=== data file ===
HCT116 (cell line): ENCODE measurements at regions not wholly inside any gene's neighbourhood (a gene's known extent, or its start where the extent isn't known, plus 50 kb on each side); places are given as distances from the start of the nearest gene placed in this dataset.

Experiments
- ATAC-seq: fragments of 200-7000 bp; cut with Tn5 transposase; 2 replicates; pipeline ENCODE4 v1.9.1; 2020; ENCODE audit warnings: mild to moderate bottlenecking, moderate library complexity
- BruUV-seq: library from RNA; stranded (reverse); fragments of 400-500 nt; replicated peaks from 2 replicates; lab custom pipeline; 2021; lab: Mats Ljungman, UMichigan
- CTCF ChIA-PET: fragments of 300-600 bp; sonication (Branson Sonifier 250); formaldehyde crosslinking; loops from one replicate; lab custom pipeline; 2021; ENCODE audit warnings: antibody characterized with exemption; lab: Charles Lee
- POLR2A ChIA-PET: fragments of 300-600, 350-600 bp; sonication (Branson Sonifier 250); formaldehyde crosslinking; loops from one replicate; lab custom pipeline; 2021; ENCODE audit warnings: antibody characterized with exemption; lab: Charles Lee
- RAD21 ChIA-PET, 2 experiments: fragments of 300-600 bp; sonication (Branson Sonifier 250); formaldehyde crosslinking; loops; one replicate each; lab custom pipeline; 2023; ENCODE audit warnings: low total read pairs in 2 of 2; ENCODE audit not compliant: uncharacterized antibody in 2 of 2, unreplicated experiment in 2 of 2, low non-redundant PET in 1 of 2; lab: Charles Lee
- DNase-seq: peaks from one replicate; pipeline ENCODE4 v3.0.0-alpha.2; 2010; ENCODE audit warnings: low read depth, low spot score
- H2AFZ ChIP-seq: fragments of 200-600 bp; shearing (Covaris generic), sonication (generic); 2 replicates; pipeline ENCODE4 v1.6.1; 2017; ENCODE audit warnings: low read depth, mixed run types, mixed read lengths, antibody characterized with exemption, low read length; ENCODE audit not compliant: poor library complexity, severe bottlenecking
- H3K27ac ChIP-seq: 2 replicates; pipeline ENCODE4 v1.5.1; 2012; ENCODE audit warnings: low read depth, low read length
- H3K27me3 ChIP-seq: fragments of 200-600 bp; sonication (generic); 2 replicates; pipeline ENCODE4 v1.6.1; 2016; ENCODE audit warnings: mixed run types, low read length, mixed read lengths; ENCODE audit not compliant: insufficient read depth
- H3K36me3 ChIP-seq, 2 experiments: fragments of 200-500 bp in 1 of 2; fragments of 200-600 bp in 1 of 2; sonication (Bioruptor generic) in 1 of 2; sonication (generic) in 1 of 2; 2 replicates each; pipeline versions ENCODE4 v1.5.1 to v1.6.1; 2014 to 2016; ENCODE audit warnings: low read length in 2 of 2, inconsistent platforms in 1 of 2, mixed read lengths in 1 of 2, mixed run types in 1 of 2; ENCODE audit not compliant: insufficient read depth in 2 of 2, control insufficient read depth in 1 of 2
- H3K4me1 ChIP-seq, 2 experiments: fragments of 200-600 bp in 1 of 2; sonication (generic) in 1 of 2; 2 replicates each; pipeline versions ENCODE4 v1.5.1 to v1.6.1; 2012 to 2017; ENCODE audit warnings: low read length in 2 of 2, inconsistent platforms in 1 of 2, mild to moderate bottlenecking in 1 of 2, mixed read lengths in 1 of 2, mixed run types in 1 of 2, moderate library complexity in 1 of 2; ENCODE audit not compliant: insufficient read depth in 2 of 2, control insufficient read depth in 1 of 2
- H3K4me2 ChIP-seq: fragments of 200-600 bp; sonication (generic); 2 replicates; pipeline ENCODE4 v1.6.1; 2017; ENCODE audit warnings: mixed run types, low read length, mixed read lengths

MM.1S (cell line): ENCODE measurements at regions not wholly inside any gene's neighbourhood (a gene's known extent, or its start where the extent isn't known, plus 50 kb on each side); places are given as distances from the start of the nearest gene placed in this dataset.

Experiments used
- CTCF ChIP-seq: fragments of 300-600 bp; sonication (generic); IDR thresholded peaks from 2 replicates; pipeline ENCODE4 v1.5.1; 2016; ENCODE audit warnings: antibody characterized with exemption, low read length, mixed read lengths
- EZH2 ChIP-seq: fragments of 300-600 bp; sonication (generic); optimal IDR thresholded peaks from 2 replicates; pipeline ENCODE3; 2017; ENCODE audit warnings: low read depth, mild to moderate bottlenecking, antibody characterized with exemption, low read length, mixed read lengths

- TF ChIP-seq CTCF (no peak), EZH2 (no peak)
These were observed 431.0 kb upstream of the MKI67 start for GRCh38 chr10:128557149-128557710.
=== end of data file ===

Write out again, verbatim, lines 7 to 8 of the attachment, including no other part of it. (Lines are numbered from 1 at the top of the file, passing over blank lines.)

- RAD21 ChIA-PET, 2 experiments: fragments of 300-600 bp; sonication (Branson Sonifier 250); formaldehyde crosslinking; loops; one replicate each; lab custom pipeline; 2023; ENCODE audit warnings: low total read pairs in 2 of 2; ENCODE audit not compliant: uncharacterized antibody in 2 of 2, unreplicated experiment in 2 of 2, low non-redundant PET in 1 of 2; lab: Charles Lee
- DNase-seq: peaks from one replicate; pipeline ENCODE4 v3.0.0-alpha.2; 2010; ENCODE audit warnings: low read depth, low spot score